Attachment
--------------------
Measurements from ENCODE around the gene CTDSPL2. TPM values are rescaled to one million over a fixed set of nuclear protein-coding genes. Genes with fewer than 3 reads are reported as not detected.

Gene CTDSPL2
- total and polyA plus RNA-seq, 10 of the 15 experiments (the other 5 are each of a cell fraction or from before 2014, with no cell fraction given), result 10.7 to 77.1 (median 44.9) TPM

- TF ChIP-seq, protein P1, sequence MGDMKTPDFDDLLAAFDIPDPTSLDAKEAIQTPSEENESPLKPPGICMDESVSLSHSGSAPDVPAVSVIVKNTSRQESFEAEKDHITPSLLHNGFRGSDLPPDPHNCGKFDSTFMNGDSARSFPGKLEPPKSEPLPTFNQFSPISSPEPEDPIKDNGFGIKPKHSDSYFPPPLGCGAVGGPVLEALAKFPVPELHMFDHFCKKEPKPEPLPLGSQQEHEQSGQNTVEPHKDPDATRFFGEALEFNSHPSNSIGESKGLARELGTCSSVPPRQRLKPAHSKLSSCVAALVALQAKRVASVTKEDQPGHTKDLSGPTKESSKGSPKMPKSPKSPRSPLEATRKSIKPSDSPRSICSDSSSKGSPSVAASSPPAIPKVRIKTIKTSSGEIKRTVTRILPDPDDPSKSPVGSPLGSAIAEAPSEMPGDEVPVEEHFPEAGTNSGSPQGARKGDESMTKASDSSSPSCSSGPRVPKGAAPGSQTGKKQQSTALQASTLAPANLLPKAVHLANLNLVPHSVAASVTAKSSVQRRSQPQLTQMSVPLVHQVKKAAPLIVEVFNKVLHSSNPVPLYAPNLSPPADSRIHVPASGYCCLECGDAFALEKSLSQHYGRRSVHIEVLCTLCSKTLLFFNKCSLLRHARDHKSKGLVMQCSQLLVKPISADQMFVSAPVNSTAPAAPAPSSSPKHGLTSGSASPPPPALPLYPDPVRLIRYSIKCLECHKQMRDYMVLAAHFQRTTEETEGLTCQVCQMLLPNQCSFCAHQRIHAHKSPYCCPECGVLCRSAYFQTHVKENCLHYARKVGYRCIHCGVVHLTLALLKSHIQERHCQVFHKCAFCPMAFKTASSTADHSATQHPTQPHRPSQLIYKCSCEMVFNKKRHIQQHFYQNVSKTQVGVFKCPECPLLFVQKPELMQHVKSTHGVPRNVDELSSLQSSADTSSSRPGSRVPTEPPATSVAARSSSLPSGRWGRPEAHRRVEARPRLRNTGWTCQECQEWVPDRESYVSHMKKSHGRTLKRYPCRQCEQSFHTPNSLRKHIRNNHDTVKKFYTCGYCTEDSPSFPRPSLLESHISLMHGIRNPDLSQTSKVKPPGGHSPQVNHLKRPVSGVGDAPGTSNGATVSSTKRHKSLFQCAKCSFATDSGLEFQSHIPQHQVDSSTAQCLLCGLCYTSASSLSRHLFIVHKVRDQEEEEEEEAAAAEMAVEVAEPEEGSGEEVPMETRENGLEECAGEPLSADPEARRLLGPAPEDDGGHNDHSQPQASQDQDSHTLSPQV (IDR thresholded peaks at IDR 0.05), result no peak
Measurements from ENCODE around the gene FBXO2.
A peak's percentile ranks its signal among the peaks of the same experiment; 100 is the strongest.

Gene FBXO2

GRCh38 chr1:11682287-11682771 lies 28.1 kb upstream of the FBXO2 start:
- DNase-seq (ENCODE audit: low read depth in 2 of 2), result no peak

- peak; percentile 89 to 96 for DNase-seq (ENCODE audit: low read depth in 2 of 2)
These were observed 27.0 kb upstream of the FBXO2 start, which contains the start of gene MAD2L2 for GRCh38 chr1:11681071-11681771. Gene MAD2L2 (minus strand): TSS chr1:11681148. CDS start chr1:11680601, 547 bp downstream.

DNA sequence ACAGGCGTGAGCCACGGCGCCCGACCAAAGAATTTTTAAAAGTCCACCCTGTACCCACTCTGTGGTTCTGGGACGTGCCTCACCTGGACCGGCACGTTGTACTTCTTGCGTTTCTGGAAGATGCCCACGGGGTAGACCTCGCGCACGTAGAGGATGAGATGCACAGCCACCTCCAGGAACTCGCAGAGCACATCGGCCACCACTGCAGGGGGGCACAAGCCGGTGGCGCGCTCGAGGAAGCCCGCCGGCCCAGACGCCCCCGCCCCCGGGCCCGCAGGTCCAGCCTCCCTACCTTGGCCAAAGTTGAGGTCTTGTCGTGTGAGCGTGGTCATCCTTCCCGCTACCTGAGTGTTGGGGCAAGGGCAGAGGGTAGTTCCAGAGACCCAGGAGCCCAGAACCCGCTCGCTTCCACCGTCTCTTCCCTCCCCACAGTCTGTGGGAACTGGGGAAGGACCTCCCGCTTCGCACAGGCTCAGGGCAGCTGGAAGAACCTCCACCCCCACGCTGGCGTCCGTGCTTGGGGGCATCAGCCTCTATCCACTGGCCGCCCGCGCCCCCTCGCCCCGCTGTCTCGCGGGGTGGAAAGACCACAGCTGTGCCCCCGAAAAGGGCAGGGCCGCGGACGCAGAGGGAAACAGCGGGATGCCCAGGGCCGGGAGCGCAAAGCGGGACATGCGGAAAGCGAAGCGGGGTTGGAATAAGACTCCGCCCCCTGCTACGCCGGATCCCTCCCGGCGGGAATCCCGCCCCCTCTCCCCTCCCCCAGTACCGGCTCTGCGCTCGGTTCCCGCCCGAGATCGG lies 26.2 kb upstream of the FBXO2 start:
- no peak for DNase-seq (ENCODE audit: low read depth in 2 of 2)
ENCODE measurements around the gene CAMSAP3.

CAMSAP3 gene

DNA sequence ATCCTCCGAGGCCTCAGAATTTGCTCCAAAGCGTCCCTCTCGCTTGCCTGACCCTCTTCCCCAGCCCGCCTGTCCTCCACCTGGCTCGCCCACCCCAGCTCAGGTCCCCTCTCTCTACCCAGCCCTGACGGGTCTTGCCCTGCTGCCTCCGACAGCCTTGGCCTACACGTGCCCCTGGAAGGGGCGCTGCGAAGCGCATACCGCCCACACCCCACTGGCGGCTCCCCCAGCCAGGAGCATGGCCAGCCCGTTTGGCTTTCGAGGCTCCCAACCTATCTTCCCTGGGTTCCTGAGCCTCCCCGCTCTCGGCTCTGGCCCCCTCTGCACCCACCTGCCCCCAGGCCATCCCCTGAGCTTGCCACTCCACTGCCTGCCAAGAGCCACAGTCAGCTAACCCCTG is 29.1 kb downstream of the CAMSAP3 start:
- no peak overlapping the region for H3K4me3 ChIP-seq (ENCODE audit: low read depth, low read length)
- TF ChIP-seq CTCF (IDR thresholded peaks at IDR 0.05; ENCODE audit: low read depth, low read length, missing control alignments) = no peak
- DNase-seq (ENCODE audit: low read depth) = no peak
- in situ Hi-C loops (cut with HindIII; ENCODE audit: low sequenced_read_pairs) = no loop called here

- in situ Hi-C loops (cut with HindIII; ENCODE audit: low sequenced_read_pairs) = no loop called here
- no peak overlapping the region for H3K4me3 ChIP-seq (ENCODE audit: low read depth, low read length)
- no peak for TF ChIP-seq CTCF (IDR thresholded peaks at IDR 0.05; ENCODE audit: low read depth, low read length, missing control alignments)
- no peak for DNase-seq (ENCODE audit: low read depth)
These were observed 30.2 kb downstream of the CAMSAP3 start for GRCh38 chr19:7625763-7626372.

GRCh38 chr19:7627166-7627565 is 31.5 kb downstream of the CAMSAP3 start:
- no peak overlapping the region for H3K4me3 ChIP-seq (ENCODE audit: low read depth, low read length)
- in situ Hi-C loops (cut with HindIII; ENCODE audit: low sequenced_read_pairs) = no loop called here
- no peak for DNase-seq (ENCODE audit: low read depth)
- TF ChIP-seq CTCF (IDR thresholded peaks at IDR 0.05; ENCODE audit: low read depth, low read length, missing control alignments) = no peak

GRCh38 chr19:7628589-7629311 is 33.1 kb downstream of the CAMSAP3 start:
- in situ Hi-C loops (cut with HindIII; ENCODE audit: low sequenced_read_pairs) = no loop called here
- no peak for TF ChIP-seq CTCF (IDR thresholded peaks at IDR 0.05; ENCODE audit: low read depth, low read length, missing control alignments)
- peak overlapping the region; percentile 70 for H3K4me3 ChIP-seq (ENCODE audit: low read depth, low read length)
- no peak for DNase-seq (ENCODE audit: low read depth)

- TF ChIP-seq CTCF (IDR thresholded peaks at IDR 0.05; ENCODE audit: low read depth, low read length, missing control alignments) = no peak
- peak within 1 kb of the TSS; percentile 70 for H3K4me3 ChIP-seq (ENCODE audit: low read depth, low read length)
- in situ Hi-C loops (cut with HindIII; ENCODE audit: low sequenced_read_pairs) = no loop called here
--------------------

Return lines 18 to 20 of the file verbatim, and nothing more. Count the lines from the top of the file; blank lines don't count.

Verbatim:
- TF ChIP-seq CTCF (IDR thresholded peaks at IDR 0.05; ENCODE audit: low read depth, low read length, missing control alignments) = no peak
- DNase-seq (ENCODE audit: low read depth) = no peak
- in situ Hi-C loops (cut with HindIII; ENCODE audit: low sequenced_read_pairs) = no loop called here